Cassette: Tighten down the lockring. I've had this happen to me a couple times.

Seat rails were sliding where they went inside the saddle. The creaking disappeared when I stood.

Handlebars creaking inside the stem. Fix by lubing the bars and reinstalling.

Stem to steer creaking. Disassemble, clean, grease, reassemble.

Chainrings on crankset: Loosen and retighten the chainring bolts.

My recommendation is to fix one item, see if the creak persists and if so move on to the next.

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    @GrasDoublen I have used Teflon tape on most threaded BBS. It didn’t make installing it tighter. I recall tape being suggested by at least several experienced forum posters. Manufacturers often suggest oil or other preparations on spoke nipples, loctite on some bolts, carbon paste to keep some carbon posts from slipping, etc. Teflon tape seems no worse than any of this stuff. It seems markedly more sensible than the things people sometimes need to resort to to quiet noisy press fit BBs. – Weiwen Ng Feb 2 at 23:49
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    Apparently cracked frames can creak as well. – Michael Feb 3 at 12:13
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    And wheel problems can cause creaks that coincide with pedal strokes as well. I had a creak that coincided with the down/power stroke on the right (IIRC) pedal that I simply could not find despite quite a bit of time and effort. The creak finally disappeared when the crack that was at a spoke hole in the front rim grew large enough to allow the well-used (10k+ miles) front wheel to go out-of-true. New front wheel, no more creak. – Andrew Henle Feb 3 at 12:47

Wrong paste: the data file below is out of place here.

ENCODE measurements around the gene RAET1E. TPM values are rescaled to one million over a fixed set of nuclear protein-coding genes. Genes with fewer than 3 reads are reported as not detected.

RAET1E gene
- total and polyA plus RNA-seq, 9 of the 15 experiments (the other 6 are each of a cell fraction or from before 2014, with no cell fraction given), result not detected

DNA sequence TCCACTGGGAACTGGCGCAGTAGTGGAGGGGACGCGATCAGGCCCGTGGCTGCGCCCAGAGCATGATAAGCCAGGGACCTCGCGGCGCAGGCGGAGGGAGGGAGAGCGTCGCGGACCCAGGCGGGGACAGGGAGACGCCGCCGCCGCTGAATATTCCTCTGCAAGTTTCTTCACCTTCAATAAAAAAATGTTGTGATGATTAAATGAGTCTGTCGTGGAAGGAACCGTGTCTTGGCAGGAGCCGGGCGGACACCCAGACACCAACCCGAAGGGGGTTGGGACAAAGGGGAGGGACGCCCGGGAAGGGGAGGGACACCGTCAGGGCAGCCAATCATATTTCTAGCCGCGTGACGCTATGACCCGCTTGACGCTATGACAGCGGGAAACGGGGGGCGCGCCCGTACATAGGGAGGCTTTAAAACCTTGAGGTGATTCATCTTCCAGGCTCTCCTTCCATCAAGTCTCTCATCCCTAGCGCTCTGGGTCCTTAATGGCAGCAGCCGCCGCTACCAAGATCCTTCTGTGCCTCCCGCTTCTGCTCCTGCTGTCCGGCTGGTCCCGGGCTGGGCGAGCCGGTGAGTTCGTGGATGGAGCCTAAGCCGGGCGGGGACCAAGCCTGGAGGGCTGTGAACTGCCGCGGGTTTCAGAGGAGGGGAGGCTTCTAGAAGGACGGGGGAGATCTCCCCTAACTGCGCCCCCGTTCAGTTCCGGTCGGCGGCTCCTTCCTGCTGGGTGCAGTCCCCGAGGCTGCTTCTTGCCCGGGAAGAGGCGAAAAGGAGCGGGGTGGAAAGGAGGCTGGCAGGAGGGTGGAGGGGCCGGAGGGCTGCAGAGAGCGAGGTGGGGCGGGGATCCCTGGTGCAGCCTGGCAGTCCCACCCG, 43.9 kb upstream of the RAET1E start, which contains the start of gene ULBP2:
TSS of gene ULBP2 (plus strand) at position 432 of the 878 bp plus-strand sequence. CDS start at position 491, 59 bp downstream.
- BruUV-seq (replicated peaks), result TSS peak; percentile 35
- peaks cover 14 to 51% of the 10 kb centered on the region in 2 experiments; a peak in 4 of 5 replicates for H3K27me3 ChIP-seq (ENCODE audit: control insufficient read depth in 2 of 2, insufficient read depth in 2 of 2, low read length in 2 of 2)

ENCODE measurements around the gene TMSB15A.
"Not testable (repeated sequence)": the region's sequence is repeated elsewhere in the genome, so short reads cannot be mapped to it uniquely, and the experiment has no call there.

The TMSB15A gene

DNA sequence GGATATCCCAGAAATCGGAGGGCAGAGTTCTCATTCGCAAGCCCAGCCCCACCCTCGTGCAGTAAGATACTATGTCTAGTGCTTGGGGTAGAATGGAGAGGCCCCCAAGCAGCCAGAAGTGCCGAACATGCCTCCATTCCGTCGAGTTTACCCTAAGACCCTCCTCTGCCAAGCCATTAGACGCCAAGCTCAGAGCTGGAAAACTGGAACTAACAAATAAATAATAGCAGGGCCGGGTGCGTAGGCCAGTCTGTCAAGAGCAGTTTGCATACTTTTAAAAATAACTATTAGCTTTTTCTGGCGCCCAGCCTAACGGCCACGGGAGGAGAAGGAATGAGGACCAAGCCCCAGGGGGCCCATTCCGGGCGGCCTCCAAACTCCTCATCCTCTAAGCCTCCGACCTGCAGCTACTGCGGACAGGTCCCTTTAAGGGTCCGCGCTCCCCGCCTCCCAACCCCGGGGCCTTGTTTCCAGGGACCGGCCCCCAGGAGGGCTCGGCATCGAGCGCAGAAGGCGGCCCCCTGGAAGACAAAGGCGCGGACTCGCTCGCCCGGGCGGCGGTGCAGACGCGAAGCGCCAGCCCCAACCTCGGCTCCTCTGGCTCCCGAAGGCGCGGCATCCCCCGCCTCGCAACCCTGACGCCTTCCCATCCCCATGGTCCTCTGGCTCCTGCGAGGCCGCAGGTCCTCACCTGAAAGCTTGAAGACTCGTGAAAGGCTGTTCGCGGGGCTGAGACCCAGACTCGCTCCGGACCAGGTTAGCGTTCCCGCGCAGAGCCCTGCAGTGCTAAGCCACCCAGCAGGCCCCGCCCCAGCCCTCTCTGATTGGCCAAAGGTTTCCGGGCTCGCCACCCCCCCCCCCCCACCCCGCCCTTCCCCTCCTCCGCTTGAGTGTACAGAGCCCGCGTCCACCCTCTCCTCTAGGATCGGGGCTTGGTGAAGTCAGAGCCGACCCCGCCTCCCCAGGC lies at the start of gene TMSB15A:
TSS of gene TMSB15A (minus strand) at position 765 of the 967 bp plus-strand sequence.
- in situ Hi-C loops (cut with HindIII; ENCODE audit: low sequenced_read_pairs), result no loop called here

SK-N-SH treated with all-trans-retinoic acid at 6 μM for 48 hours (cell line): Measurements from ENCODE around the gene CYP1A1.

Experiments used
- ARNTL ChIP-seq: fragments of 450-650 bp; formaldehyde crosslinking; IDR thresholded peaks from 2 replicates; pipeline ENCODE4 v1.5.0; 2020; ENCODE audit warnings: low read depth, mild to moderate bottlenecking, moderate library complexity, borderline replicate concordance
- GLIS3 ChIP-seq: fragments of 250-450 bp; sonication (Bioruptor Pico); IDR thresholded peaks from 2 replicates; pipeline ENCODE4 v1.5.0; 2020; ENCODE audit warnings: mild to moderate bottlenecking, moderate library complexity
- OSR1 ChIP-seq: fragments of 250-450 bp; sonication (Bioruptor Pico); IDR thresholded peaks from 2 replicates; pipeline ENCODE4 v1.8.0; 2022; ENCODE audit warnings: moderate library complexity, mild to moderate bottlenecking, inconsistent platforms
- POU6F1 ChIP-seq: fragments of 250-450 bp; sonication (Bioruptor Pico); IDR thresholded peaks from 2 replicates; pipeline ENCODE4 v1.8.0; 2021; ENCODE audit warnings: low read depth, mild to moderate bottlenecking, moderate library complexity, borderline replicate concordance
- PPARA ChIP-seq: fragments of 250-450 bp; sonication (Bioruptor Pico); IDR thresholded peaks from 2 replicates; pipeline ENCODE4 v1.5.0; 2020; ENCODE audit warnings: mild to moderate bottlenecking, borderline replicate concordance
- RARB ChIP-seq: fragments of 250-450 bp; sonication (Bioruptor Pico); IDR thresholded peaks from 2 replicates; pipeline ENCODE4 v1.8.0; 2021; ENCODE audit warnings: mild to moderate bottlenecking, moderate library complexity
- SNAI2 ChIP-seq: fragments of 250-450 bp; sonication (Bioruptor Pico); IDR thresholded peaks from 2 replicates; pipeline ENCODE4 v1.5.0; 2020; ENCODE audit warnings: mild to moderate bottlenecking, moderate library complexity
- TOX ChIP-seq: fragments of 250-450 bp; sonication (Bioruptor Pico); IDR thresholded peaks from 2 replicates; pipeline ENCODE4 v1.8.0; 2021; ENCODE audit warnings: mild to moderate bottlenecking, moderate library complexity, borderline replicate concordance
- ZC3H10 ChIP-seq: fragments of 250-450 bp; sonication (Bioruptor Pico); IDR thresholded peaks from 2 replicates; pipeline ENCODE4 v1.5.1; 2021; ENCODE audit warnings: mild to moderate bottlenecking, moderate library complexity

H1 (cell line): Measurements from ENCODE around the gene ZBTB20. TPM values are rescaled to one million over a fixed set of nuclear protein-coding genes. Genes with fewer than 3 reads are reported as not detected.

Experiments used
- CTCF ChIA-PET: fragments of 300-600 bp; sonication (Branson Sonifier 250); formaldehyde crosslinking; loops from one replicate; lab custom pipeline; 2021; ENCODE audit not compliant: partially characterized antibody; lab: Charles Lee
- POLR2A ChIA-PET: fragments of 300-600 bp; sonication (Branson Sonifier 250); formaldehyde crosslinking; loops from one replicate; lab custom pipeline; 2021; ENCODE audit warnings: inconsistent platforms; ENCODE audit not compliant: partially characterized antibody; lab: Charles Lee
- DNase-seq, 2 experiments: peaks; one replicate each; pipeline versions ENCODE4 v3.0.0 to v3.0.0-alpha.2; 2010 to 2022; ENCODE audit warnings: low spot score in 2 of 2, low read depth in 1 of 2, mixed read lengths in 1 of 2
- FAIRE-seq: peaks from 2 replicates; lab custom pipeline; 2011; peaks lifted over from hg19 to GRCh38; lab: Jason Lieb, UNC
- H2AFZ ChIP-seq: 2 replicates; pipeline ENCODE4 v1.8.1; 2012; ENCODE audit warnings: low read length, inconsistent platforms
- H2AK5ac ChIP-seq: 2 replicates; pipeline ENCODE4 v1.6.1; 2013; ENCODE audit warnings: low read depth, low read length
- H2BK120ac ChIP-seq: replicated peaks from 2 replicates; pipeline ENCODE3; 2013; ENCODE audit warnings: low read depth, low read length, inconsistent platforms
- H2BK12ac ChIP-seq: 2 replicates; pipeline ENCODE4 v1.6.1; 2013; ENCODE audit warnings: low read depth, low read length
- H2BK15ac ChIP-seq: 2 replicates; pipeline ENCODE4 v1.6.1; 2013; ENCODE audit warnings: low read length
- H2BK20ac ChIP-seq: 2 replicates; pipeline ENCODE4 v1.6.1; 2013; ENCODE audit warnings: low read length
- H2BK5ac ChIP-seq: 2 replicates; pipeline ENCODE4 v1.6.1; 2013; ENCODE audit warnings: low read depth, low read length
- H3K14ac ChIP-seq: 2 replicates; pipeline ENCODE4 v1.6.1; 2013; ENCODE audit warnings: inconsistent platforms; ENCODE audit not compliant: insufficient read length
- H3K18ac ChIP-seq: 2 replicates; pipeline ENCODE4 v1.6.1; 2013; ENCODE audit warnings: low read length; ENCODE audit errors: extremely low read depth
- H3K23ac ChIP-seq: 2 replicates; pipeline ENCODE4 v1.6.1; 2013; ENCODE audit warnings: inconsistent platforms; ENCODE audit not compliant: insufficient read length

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    I'd add skewers as a potential source of creaks that sound like they might be from the bottom bracket. I had one skewer nut crack (lightweight skewer, was a weight weenie in past life, go ahead and laugh if you wish). It creaked. – Weiwen Ng Feb 3 at 18:52
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    I'm accepting your answer. Just one thing: as I read on some forums, the Loctite on BB threads isn't a proper fix at all ;) – Gras Double Feb 6 at 23:36